Creating Equitable, Accessible, Authentic Learning Opportunities In and Out of the Classroom with Citizen Science

Amy Lorenz (Teacher Learning Center of Teton Science Schools), Rachael Polmanteer (The Center for Inquiry-Based Learning), Peggy Harte (UC Davis Center for Community and Citizen Science), Kaitlyn Murray (UC Davis Center for Community and Citizen Science)
One live session: Wednesday, 12 May, 12-1:30pm ET
In this session we will explore equitable and accessible approaches to facilitating citizen science with students, families, and educators, promoting authentic learning experiences with a local-to-global context. Participants will engage in a bioblitz, explore resources to use with students in a variety of learning models, look at ways to connect with community partners, and engage in breakout discussions organized by audience. We will highlight ways to address equity and access to citizen science across a spectrum of support in school or home settings. Participants will leave with a collaboratively-developed roadmap to bring authentic learning experiences to their students.


Bundle A.6:

Citizen Artist™ a new participatory science research opportunity

Lee Ann Woolery (Citizen Artist™)
Two live sessions: Tuesday, 4 May, 1:30-3:00pm ET // Tuesday, 11 May, 1:30-3pm ET
Citizen Artist™ is a new participatory science research opportunity that uses art-based research methodologies and a mobile technology platform. It empowers community members who might not otherwise participate in science to get involved, to positively transform our current environmental problems. Citizen Artist™ works with individuals and communities as creative co-collaborators in scientific field research projects to address local environmental issues that are community driven. Citizen Artist™ engages a broad audience, providing an alternative methodology for ecological field research for those individuals and communities who may have been overlooked by conventional science and traditional approaches.

Bringing Indigenous Ways of Knowing into Citizen Science Project Participation and Development

Laura Arndt (Global GreenSTEM), Pte San Win PoorBear (Oglala Lakota, Mother, Indigenous Educator & Knowledge Keeper), RunningHorse Livingston (M.Ed., Lake Superior Chippewa, President of Mathematize, Inc.)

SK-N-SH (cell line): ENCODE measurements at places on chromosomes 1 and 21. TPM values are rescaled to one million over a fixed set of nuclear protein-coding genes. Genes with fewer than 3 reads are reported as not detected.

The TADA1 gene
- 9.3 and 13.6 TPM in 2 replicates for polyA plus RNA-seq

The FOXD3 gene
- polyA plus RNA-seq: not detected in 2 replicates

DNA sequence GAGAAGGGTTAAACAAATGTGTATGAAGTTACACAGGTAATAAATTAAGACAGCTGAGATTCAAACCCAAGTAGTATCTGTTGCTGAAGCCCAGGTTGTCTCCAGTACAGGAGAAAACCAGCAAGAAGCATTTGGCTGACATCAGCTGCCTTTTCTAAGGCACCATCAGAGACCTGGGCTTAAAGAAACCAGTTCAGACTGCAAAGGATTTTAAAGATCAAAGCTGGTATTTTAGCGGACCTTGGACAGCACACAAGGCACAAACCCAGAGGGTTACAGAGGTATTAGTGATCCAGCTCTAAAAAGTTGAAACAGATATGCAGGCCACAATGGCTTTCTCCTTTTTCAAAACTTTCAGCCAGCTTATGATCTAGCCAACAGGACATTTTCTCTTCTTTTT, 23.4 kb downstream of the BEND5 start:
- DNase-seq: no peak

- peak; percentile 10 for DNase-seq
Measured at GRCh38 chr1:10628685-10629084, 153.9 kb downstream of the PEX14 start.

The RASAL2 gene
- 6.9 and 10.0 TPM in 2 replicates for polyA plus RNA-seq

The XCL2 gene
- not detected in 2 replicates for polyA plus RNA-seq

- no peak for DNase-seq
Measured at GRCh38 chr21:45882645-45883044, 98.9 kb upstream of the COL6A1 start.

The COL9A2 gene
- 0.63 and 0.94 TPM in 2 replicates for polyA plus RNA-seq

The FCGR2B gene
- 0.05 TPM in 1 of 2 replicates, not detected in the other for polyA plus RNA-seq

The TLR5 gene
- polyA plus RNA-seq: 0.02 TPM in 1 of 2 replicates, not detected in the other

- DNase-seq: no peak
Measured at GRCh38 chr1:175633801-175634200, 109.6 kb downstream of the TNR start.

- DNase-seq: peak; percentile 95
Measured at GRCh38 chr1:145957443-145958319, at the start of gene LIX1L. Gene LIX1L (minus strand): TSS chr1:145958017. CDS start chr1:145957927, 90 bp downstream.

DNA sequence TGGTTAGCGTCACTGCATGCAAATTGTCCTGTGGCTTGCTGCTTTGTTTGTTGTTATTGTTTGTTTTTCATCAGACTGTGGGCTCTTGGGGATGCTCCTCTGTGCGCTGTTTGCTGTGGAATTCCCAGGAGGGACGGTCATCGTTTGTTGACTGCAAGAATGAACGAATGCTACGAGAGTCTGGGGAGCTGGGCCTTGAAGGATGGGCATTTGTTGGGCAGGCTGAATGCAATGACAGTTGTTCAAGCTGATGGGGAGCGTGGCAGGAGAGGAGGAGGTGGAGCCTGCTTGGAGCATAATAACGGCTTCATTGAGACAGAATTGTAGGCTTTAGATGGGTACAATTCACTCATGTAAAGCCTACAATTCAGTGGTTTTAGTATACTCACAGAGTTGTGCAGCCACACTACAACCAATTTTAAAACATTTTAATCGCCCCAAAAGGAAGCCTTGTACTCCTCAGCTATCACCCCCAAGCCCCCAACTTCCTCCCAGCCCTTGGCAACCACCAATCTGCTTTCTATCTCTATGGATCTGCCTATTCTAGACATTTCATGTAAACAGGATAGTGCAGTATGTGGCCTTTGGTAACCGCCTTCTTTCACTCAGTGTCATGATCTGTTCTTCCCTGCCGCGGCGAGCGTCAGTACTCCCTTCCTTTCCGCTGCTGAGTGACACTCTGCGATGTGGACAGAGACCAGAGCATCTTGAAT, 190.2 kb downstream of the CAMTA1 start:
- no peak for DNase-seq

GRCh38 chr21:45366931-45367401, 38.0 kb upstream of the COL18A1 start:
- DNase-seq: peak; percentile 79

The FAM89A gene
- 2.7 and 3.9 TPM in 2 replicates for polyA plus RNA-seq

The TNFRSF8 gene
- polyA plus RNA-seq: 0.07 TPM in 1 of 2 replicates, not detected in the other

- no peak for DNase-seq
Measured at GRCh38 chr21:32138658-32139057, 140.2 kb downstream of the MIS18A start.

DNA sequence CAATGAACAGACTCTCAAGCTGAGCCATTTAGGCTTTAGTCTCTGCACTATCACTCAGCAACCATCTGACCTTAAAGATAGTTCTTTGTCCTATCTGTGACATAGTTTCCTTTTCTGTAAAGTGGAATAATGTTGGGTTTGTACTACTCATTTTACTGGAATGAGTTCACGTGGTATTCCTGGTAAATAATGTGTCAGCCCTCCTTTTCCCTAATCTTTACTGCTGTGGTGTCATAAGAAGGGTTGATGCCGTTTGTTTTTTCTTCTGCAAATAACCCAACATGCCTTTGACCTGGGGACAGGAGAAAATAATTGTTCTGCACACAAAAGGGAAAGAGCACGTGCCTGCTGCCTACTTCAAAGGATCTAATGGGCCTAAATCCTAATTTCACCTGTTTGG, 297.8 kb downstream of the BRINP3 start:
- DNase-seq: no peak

One live session: Wednesday, 5 May, 12-1:30pm ET
Learn from Indigenous Knowledge Keepers how to respectfully create opportunities to integrate Indigenous knowledge and practices into citizen science projects. After viewing their video conversation and demonstrations, create your own project plan for including an acknowledgement of ancestral lands, an offering of gratitude for participant relationships with the land and species being researched, and Native Ways of Knowing that align with the project’s western science focus. Participate in a live virtual conversation with Knowledge Keepers to expand on the video content, and refine your project plan.

Participatory evaluation in citizen science

Katja Mayer (Center for Social Innovation Vienna), Barbara Kieslinger (Center for Social Innovation Vienna), Teresa Schäfer (Center for Social Innovation Vienna), Stefanie Schuerz (Center for Social Innovation Vienna)
One live session: Wednesday, 12 May, 12-1:30pm ET
The workshop starts from the observation that while Citizen Science is highly participatory, evaluation does not live up to this claim. In the workshop we will explore existing approaches to participatory evaluation where participants are involved from the beginning, e.g. in co-designing the evaluation strategy. We will also introduce alternative methods (e.g. open evaluation, peer interviews, diaries, storytelling, etc.) and show how they are applied in different evaluation contexts. In all of this, we will reflect on possible risks and pitfalls based on concrete experiences, and consider which approaches promise success in times of physical distancing and crisis.


Bundle A.7:

Designing Citizen and Community Science Programs and Classroom Participation for Data Literacy Outcomes

Sean O’Connor (BSCS Science Learning), Anne Lewis (South Dakota Discovery Center), Kelly L. O’Donnell (Macaulay Honors College, CUNY), Michael Jabot (State University of New York at Fredonia), Tara Jo Holmberg (Northwestern Connecticut Community College), Sarah Jones (Budburst – a project of the Chicago Botanic Garden), Ryan Collay (Retired Oregon State University Faculty)
One live session: Wednesday, 5 May, 12-1:30pm ET